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There are different accounts relating when the first automated teller machine (ATM) was introduced in Nigeria.
In 2018, former Senate President, Bukola Saraki claimed he introduced the first ATM “twenty five years ago” (in 1993) when he was the chairman of Society Générale Bank before the use of banks. Saraki made the claim while addressing a motion on ‘Illicit and excessive charges by Nigerian Banks on customers account with focus on Automated Teller Machine (ATM) maintenance and withdrawal charges’, sponsored by Senator Olugbenga Ashafa.
First Bank however claims the first ATM was introduced in 35 Marina “as part of ease of convenience, round the clock banking” on May 4th, 1991.
That notwithstanding, over twenty years after the first ATM was introduced, the amount of machines deployed across the country as at 2016, stood at 17,398. Out of these, nearly 73 per cent are owned by 12 commercial banks. These banks operate a total of 12,621 ATMs in the country.
The banks include First bank (2,779); United Bank for Africa (1,750); Access Bank (1,564); Zenith Bank (1,395); Guaranty Trust Bank (1,165); Diamond Bank (1,054); Union Bank of Nigeria (800); Sterling Bank (776); First City Monument Bank (770); Unity Bank (311); and Wema Bank (270).
With the banking population estimated at 40 million, the available ATMs are grossly short of the demand. This and other factors – including cost of running the ATMs – are responsible for the persistent poor services bank customers experience in Nigeria.
There are many things that determine the efficiency of an ATM. The process includes getting a good site for the ATM. The cost of the site often depends on where it is located. Sites in urban areas definitely cost higher than those in rural areas. If the site is external, then the bank has to build the kiosk; this would include security doors and concrete reinforcement all through. The size of the site is a function of the number of the ATMs being provided.
The type of network is also a big part of the process. Usually the engineers rely on two radio connections. GSM networks or mobile wireless are hardly reliable so they are rarely used. The kiosk will also require air conditioners, at least two for one ATM. Given that ATMs require minimum of 72 hours autonomy, there will be need for an inverter. An inverter for two ATM setup would cost N2.5 million. Finally, there is the purchase of the ATM itself; the cost of one goes for $15,000.
Other cost the bank may incur would be in supporting the ATM. Feeding the ATM cash happens about every two days, depending on the location. The average ATM cash withdrawal is N7,000. Also ATM support contract with NCR goes for about $1,300 per ATM per year.
“It’s easy to blame banks for ATM woes, there are issues related to Nigeria that other countries don’t have,” says Adedeji Olowe, CEO of Trium and a long term consultant in the financial services. “Putting cash into ATMs is a risky business; you need to get the cash and get MOPOL to follow these around. ATMs in Nigeria work harder than machines in other countries. Say maximum withdrawal is N20,000 – that’s about $60, 3 notes of $20 each. But that is around 40 notes of N500 each for the same ATM effort.”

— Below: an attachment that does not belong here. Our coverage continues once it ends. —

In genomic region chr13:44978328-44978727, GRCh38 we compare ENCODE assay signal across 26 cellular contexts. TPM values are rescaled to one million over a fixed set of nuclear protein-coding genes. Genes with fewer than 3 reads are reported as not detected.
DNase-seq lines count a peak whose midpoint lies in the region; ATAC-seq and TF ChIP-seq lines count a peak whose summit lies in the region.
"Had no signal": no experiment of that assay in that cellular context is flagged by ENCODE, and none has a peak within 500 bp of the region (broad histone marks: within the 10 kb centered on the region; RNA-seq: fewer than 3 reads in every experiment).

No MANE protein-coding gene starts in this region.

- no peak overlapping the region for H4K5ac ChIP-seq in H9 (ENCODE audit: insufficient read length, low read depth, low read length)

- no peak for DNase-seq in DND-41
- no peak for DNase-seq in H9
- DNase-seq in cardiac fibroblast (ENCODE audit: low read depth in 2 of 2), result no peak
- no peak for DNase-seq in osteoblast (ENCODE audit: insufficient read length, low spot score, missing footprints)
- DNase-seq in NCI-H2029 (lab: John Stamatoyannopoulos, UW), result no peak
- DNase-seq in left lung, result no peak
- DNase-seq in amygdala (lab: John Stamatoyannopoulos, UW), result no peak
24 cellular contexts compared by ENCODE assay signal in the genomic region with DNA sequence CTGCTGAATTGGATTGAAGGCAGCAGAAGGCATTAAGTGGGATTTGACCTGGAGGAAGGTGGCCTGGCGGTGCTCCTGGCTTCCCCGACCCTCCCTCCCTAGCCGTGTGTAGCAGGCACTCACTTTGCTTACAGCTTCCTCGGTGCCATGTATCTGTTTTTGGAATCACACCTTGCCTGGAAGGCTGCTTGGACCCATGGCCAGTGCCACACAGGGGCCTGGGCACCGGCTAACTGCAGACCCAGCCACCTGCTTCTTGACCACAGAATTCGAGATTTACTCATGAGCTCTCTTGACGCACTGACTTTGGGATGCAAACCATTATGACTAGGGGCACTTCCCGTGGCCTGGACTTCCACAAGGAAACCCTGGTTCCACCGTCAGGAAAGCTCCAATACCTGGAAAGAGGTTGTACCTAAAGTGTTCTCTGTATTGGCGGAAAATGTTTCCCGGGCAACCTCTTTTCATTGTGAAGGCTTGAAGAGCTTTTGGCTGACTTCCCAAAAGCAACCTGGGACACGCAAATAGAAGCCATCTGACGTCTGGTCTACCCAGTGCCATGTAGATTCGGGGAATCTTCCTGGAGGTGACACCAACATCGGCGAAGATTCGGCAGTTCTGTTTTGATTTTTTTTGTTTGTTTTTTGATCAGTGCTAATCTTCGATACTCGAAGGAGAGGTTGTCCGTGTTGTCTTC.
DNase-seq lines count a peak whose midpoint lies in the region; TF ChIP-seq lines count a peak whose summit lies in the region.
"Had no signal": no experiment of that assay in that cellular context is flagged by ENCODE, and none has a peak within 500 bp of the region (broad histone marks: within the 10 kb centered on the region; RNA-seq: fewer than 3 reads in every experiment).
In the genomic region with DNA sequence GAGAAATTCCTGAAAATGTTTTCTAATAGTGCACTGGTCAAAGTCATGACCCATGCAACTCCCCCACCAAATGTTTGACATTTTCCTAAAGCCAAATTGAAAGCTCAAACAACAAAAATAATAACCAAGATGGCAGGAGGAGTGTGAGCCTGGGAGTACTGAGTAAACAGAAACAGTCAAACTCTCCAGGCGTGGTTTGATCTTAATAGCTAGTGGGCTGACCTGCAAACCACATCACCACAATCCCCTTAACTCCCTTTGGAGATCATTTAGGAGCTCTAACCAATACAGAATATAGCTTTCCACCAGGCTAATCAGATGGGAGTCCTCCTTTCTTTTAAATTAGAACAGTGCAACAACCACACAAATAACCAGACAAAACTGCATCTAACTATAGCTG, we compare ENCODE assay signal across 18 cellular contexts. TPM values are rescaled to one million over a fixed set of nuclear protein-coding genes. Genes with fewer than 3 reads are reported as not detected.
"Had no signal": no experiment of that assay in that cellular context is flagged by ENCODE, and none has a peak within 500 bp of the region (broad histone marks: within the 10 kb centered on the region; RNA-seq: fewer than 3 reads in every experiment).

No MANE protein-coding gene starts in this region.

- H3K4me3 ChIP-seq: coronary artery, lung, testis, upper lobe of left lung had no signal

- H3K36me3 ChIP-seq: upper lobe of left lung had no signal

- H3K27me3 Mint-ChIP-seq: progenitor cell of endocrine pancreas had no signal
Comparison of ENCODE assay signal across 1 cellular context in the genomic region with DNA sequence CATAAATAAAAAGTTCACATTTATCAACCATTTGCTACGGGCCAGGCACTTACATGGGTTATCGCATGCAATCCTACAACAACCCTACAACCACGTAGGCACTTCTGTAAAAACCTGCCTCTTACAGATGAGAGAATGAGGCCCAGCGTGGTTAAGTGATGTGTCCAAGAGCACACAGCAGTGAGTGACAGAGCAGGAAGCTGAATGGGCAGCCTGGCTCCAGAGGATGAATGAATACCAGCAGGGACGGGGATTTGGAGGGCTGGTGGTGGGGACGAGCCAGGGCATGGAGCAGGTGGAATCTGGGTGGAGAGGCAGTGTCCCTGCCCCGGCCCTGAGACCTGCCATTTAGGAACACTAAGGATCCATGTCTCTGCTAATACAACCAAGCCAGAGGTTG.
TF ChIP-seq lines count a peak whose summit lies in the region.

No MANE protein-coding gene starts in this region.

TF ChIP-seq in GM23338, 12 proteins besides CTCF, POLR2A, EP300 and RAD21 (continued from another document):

Additionally, most notes used in Nigeria are dirty; hence they attract humidity and consequently get the machines to jam easily, necessitating many downtimes and repairs.
Should banks outsource the entire ATM service to a fintech with the capability to manage them and run them efficiently? There may is a strong case for outsourcing the service. For instance, the cost of ATM support contract is much less from fintech companies like Inlaks compared to what NCR will charge. Outsourcing could also mean that banks have more time on their hands to focus on providing better customer service.
But Olowe believes that outsourcing the ATM management will not solve any problem as the issues the banks face are Nigerian problems that outsources would face as well.
There have also been calls in recent times for banks to upgrade their ATM technology to meet 21st century standards. The existing ATM technology was deployed with the mindset of acquiring new customers. The changing times driven by young customers places emphasis on offering cutting-edge features, like the ability to take out cash from an ATM by using a code from a smartphone app, instead of inserting a debit card.
“In contrast to the financial services currently offered by ATMs, consumer expectations have become increasingly sophisticated in recent years,” notes Fintech Finance. “Today’s existing ATM channel is bogged down by the maintenance of legacy systems predicated on 20th-century architecture, which was only fit for purpose when they were laid down in a pre-internet, pre-mobile, pre-online banking era.”
Bank of America is one of the banks that are currently redesigning their ATME screen displays to have the same look and feel as the company’s mobile application.
There is also emphasis on better customer service, for instance, should a customer necessarily have to physically be in a bank branch to obtain a card? Why can’t customers order their cards, pay, and their cards are delivered to their addresses? Banks could improve customer experience by including the option of delivering the cards. It will also reduce a lot of time should remove the form customers get issued when they come to collect their cards.